misconceive Nibbána - according to one's either materialistic
or metaphysical leanings - either as annihilation of an ego,
or as an eternal state of existence into which an ego or self
enters or with which it merges. Hence it is said:
suffering exists, no sufferer is found;
deed is, but no doer of the deed is there;
is, but not the man that enters it;
path is, but no traveler on it is seen."
For texts on Nibbána, see Path, 36ff. - See Vis.M. XVI.
64ff. - Anattá and Nibbána, by Nyanaponika Thera (WHEEL
11); The Buddhist Doctrine of Nibbána, by Ven. P. Vajiranana
& F. Story (WHEEL 165/166).
'arising', 'rebirth', is a synonym for patisandhi
(-samádhi, -paññá): 'morality (concentration, wisdom)
connected with penetration'; s. hána-bhágiya-síla.
'contemplation of aversion', is one of the 18 chief kinds
of insight; s. vipassaná (4), samatha-vipassaná
(2), visuddhi (VI, 5).
(-citta,-ditthi): perception (or consciousness, or
view) of permanency, is one of the 4 perversions (vipallása,
view: natthika-ditthi; s. ditthi.
'blue-kasina exercise' s. kasina.
mark, sign; image; target, object; cause, condition. These
meanings are used in, and adapted to, many contexts of which
only the doctrinal ones are mentioned here.
'Mental (reflex-) image', obtained in meditation. In full clarity,
it will appear in the mind by successful practice of certain
concentration-exercises and will then appear as vividly as if
seen by the eye. The object perceived at the very beginning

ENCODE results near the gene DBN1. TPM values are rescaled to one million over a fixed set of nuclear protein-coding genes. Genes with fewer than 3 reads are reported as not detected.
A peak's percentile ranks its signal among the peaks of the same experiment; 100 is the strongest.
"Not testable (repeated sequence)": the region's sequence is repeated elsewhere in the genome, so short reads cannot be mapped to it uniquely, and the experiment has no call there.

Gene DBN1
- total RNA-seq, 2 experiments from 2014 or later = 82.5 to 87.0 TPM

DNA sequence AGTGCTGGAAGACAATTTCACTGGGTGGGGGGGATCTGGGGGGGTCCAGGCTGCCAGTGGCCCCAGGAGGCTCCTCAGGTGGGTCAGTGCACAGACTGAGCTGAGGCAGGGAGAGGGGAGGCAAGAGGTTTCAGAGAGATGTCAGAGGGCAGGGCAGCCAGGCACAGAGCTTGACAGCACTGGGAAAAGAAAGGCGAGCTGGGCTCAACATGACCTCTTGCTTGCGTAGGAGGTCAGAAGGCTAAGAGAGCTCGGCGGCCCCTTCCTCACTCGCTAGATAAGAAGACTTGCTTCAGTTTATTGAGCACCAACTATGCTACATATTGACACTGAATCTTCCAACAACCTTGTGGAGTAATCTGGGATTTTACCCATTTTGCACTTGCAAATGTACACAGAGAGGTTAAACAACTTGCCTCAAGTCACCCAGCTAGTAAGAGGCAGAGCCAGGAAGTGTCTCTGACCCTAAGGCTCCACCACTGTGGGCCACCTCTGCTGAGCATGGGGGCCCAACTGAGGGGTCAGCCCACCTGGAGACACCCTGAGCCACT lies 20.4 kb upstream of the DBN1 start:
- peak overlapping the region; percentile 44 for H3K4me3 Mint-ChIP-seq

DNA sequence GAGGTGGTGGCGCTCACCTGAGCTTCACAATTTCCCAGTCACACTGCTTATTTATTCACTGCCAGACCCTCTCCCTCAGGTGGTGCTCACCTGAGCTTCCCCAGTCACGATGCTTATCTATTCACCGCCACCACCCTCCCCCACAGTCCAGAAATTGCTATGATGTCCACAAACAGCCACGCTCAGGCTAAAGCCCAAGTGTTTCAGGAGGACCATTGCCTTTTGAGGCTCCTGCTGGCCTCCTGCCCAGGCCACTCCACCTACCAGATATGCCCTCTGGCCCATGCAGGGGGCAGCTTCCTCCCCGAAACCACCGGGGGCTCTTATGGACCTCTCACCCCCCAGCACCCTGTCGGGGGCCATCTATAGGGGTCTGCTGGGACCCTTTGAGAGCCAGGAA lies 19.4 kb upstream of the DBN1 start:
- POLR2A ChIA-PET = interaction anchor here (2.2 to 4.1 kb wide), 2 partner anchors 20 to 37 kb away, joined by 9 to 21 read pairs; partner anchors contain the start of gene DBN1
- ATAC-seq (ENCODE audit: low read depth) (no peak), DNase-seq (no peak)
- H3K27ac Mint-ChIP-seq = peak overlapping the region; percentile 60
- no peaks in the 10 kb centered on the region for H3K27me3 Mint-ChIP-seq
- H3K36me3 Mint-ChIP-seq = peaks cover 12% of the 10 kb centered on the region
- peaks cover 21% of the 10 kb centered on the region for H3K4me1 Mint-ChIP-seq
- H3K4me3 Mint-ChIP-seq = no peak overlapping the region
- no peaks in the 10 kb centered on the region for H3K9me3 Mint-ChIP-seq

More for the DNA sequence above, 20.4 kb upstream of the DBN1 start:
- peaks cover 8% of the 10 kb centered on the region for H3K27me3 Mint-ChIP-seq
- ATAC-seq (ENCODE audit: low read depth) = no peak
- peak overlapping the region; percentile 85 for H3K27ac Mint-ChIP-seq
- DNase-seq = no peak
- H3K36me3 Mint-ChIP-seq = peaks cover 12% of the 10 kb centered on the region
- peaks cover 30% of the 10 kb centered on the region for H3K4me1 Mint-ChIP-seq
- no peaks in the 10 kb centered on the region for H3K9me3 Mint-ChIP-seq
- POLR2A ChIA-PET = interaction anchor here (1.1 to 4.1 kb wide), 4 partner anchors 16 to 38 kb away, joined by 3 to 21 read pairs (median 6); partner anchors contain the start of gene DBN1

of concentration is called the preparatory image (parikamma-nimitta).
The still unsteady and unclear image, which arises when the
mind has reached a weak degree of concentration, is called the
acquired image (uggaha-nimitta). An entirely clear and
immovable image arising at a higher degree of concentration
is the counter-image (patibhága-nimitta). As soon as
this image arises, the stage of neighbourhood (or access) concentration
(upacára-samádhi) is reached. For further details, s.
'Sign of (previous) kamma' (kamma-nimitta) and 'sign
of (the future) destiny' (gati-nimitta); these arise
as mental objects of the last karmic consciousness before death
(maranásanna-kamma; s. karma, III, 3).
(1) and (2) are commentarial (s. App.). In sutta usage, the
term occurs, e.g. as:
'Outward appearance': of one who has sense-control it is said-
that "he does not seize upon the general appearance' of
an object (na nimittaggáhí; M. 38, D. 2; expl. Vis I,
54f; see síla).
'Object': the six objects, i.e. visual, etc. (rúpa-nimitta;
S. XXII, 3). Also, when in explanation of animitta-cetovimutti,
signless deliverance of mind (s. cetovimutti, vimokkha),
it is said, 'sabba-nimittánam amanasikárá', it refers
to the 6 sense-objects (Com. to M. 43), and has therefore to
be rendered "by paying no attention to any object (or object-ideas)."
- A pleasant or beautiful object (subha-nimitta, q.v.)
is a condition to the arising of the hindrance of sense-desire;
a 'repellent object' (patigha-nimitta) for the hindrance
of ill-will; contemplation on the impurity of an object (asubha-nimitta;
s. asubha) is an antidote to sense-desire.
In Pts.M. II, in a repetitive series of terms, nimitta
appears together with uppádo (origin of existence), pavattam